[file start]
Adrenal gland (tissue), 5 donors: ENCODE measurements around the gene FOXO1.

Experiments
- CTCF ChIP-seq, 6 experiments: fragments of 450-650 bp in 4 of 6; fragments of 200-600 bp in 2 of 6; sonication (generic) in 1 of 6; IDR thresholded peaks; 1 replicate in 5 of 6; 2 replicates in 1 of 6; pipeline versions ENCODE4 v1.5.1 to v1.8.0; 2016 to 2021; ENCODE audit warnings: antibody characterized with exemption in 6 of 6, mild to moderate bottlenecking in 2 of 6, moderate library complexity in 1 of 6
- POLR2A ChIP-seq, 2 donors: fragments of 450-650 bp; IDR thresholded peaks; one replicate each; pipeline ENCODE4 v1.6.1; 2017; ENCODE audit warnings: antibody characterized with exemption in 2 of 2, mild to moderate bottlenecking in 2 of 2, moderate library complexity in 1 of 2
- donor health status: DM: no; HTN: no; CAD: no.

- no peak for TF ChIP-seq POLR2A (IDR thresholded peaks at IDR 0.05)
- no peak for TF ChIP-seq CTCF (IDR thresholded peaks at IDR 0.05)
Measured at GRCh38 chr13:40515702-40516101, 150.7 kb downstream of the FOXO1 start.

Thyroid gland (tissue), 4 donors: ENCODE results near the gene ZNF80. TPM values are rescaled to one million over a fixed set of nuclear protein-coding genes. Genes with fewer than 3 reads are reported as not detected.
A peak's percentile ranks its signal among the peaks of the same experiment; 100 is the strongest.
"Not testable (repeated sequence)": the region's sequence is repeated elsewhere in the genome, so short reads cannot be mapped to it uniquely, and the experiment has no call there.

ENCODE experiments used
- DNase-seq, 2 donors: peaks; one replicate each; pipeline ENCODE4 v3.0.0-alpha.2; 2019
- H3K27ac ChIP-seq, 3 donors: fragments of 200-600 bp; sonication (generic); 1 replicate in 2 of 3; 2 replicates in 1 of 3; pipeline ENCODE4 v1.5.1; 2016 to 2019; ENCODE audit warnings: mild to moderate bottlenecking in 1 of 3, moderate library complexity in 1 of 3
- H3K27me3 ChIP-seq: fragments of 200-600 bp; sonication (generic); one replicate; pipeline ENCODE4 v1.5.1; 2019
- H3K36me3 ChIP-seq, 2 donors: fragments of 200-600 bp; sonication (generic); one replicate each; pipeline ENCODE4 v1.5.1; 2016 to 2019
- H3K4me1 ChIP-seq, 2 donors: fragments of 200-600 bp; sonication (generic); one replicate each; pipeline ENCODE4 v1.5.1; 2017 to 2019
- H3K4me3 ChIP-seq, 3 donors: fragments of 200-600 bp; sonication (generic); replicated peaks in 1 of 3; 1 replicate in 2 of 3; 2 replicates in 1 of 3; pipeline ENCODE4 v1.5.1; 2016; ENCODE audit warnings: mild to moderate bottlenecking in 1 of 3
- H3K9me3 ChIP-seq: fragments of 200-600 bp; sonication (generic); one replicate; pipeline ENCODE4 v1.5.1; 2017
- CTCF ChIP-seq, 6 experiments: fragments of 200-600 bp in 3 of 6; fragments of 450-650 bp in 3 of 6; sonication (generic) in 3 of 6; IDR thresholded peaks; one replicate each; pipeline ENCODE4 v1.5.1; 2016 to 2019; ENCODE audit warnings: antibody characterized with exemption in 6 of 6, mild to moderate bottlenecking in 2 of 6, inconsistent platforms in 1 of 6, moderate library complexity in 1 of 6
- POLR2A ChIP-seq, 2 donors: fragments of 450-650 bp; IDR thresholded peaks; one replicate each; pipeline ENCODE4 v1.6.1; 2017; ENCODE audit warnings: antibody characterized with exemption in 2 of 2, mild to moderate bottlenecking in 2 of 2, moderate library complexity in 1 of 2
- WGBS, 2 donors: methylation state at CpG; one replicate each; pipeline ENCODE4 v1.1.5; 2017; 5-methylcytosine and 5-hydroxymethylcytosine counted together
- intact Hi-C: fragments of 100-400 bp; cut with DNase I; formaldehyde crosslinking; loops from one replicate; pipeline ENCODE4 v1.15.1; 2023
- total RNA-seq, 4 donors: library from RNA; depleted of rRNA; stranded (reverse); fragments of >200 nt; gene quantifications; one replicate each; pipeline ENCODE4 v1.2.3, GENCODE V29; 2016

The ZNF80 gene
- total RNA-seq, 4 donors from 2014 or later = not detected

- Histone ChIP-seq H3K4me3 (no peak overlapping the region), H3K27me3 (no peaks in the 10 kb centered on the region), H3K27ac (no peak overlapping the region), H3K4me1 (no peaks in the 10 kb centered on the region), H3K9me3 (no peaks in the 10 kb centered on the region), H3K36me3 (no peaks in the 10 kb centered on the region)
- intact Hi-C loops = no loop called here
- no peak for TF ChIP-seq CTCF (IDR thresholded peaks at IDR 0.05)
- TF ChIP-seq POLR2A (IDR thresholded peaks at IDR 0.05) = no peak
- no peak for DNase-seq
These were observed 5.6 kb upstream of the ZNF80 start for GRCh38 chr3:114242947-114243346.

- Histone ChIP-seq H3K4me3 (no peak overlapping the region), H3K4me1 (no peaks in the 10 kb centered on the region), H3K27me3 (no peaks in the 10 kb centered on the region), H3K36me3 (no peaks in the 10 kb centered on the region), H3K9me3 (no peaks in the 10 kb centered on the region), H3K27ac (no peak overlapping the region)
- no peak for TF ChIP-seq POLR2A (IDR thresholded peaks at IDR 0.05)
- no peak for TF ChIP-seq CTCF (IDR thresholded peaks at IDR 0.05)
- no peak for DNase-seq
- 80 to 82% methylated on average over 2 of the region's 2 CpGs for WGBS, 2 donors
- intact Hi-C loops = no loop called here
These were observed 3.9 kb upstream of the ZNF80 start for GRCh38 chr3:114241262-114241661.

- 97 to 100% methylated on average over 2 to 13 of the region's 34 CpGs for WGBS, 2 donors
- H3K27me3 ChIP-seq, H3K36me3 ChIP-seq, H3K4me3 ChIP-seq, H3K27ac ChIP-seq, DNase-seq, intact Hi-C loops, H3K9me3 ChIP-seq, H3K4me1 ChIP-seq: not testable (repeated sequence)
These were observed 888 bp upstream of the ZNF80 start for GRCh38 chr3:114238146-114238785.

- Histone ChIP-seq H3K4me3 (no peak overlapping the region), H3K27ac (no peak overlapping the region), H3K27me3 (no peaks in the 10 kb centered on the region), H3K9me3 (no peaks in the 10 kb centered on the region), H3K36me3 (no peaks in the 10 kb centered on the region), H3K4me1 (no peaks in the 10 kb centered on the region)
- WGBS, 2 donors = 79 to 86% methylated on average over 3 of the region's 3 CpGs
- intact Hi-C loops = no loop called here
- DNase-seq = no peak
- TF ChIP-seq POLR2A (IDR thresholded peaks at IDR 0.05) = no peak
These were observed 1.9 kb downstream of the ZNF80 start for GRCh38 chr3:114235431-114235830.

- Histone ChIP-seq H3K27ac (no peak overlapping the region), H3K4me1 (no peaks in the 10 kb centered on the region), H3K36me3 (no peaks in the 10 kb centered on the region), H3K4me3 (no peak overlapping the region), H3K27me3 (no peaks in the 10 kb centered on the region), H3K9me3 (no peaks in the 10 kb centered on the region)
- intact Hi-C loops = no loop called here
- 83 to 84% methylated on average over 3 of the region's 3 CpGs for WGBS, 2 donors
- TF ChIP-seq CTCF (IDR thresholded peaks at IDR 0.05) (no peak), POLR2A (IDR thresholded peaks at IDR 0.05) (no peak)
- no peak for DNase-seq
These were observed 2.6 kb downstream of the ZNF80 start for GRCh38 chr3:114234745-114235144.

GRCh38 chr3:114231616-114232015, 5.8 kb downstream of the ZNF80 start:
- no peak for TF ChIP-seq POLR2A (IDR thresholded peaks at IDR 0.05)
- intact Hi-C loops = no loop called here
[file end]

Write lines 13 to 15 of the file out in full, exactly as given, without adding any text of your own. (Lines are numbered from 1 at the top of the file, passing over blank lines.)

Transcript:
- DNase-seq, 2 donors: peaks; one replicate each; pipeline ENCODE4 v3.0.0-alpha.2; 2019
- H3K27ac ChIP-seq, 3 donors: fragments of 200-600 bp; sonication (generic); 1 replicate in 2 of 3; 2 replicates in 1 of 3; pipeline ENCODE4 v1.5.1; 2016 to 2019; ENCODE audit warnings: mild to moderate bottlenecking in 1 of 3, moderate library complexity in 1 of 3
- H3K27me3 ChIP-seq: fragments of 200-600 bp; sonication (generic); one replicate; pipeline ENCODE4 v1.5.1; 2019